For part three of this series, we’re off to find the missing link between Granville’s great entrepreneur and philanthropist Alfred Avery and celebrated architect Minard Lafever along with gifted builder Benjamin Morgan, builder of St Luke’s and Avery’s own house at 221 E. Broadway. How did these three men come to know each other? We know that Avery, Lafever, and Morgan were instrumental leaders in the building of St Luke’s and we know that Alfred Avery was a major player in the financing and building of the Ohio canal system. These two facts present a reasonable solution to the missing link in an important story for the history of Granville and the Avery family, so hang on for a ride through exciting conjecture!

On July 4th, 1825 construction began on the Ohio and Erie Canal. That day the Canal Board of Commissioners, settlers, mounted cavalry, a marching militia, and a large crowd gathered east of Newark to dedicate the first shovel of dirt. Among the many present were Governor Morrow of Ohio, Governor Clinton of New York State, and Canal Commissioner Alfred Kelley. Alfred Kelley was the celebrated first Mayor of Cleveland, a State Representative, and the genius behind Ohio’s canal system. He had been “pushing for canal bills through the state legislature, had personally surveyed land, signed contracts, and kept diligent records.” (http://touringohio.com/profiles/alfred-kelley.html). He was one of the most important figures in 19th century Ohio. Alfred Avery of Granville, also a canal financier, was almost certainly present that day having held a large sum of money in contracts to build the canal and would have wanted to see the beginning of his investment with all the fanfare and celebrated personalities present.

Not long after the canal was completed in 1833, Alfred Kelley began planning for his stately residence on East Broad Street in Columbus (just east of the current Franklin County Building by Frank Packard). He had recently relocated from Cleveland to serve the state legislature. His new home was to be built entirely of Berea sandstone in the Grecian Ionic style, one of the few entirely stone Grecian buildings west of the Appalachian range. It showcased three in-antis (recessed) two-story porches on the north, west, and east facades, and one pro-stylos (projected) two-story portico on the south side facing Broad Street. Each of these was accomplished with signature Illisus Temple Ionic columns, just like those on the Avery-Downer House except in stone.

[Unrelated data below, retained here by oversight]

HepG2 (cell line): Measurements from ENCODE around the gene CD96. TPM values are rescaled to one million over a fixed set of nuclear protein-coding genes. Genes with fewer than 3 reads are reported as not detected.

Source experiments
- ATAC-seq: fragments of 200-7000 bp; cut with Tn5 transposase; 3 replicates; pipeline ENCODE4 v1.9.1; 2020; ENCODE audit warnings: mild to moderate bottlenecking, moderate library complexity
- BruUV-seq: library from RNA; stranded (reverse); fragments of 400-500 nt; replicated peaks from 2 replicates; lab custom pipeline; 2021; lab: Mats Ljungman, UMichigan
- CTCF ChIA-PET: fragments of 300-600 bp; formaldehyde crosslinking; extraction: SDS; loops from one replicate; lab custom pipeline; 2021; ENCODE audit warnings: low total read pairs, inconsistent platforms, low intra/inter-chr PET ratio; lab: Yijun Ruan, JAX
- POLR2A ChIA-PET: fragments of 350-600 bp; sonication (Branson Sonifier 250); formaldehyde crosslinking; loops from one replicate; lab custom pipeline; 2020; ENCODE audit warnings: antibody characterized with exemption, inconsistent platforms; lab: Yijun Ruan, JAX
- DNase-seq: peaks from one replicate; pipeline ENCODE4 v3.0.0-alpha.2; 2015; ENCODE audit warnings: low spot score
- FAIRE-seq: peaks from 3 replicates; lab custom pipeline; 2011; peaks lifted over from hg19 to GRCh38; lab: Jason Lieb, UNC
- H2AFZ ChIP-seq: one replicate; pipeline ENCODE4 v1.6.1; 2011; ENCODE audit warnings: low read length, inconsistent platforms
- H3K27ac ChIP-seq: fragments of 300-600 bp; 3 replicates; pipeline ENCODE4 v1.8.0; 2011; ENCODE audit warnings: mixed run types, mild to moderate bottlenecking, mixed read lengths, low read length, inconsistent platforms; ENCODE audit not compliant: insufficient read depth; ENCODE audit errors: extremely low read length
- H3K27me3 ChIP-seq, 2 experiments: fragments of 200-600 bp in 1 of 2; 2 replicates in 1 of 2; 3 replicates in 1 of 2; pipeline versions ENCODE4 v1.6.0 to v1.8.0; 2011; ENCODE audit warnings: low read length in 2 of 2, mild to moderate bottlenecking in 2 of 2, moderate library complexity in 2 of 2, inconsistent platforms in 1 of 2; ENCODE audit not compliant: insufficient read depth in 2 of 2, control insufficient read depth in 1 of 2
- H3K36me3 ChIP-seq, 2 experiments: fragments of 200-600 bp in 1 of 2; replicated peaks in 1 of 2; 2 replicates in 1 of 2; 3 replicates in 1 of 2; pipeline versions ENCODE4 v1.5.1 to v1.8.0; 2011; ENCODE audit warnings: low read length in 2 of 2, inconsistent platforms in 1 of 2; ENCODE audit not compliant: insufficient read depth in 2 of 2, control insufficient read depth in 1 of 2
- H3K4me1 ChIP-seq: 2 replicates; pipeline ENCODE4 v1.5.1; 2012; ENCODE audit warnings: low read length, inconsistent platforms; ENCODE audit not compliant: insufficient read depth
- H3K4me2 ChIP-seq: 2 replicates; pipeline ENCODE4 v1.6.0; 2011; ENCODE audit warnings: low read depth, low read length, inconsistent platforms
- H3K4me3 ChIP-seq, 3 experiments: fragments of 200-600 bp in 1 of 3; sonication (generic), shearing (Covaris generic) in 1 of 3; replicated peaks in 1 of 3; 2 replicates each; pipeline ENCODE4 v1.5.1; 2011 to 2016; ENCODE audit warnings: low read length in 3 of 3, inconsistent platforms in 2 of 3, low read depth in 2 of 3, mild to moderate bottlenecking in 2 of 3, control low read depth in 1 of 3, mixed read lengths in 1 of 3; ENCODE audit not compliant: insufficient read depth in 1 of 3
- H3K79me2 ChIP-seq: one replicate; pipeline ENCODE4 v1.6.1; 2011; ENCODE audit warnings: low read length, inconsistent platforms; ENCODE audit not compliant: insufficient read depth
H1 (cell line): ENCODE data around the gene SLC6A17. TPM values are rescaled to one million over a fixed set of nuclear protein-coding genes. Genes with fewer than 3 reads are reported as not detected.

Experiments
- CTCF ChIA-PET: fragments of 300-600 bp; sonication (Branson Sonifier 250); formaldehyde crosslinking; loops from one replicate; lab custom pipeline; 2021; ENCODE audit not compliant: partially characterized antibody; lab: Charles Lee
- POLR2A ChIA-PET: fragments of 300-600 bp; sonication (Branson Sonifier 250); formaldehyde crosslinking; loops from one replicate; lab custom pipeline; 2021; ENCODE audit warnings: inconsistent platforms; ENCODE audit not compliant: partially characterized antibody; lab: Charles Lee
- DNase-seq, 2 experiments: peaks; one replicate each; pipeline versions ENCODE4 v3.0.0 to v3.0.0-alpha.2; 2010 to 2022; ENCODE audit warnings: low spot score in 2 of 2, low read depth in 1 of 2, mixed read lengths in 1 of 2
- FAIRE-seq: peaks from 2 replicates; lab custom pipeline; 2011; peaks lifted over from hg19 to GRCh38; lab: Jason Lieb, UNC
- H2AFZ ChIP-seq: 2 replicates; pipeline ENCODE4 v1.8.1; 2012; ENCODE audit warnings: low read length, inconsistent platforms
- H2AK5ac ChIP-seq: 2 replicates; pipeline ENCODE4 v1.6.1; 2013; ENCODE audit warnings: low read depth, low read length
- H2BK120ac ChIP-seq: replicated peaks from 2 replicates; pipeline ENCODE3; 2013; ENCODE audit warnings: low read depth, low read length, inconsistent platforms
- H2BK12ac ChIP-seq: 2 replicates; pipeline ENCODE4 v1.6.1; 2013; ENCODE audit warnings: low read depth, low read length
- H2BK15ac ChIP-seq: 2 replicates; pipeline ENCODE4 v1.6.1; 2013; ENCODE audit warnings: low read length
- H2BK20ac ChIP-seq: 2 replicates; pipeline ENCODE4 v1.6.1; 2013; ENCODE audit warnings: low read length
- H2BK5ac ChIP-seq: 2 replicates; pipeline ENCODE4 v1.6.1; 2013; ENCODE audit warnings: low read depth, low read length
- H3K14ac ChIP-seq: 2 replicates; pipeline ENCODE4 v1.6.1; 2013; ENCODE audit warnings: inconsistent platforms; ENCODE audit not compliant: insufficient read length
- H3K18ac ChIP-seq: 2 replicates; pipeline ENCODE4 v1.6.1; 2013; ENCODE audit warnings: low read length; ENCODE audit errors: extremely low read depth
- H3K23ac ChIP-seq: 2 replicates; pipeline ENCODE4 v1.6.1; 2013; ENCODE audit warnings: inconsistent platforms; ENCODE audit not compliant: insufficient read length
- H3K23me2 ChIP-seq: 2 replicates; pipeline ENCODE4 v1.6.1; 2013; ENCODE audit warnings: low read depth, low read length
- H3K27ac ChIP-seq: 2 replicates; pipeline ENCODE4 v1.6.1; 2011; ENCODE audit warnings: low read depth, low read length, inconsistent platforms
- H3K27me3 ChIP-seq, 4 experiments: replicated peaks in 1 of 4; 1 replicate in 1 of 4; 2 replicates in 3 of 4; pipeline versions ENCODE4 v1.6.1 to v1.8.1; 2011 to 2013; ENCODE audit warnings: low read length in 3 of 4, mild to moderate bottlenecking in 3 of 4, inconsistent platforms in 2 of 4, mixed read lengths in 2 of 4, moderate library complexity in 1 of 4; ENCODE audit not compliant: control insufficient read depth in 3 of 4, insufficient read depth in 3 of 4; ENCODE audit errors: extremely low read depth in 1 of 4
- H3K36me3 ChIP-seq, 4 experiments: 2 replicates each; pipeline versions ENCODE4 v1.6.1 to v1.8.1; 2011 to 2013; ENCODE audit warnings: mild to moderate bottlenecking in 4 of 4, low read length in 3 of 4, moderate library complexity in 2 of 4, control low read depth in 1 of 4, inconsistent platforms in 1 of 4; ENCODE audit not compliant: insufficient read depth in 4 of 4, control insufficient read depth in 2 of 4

The Robbins Hunter Museum in the Avery-Downer House, 2016

The Robbins Hunter Museum in the Avery-Downer House, 2016

All records indicate that Kelley was his own architect on the project. Grecian pattern books were readily available and Kelley did see much Grecian architecture on his travels. But the sophistication of this design is from the hand of a trained architect. For one, the square plan with in-antis porches was uncommon and only found at the time delineated by British architect James Gibbs in his 1728 “Book of Architecture” (plate 67). The unique plan is found in some country houses of England, France, and Palladio’s 16th century Italy, but it was not utilized in domestic architecture in the United States in the 18th or 19th centuries except in one 18th century house of Benjamin Latrobe. The point being that a 19th century layman—even with all the time and architectural interest at his disposal—would have relied on a classically trained architect to propose and develop such a unique plan. The classical details of the house, including the Ionic porches, happen to be signature elements of none other than St Luke’s architect Minard Lafever who had the sophistication to develop such a plan as well. At the time, he was in practice in New York, had just published his Grecian pattern book “The Modern Builder’s Guide”, and was all the rage. He had many resources (Ithiel Town’s immense architectural library was at his disposal in NYC) and would have been familiar with all the European precedents. Did Alfred Kelley meet with Lafever in New York and discuss plans for his new house? Abbot Lowell Cummings, who wrote a brief history of Alfred Kelley and the Kelley Mansion (The Alfred Kelley House of Columbus, Ohio, 1953), implies that both Nathan Kelly (Ohio Statehouse architect) and Minard Lafever did influence the design.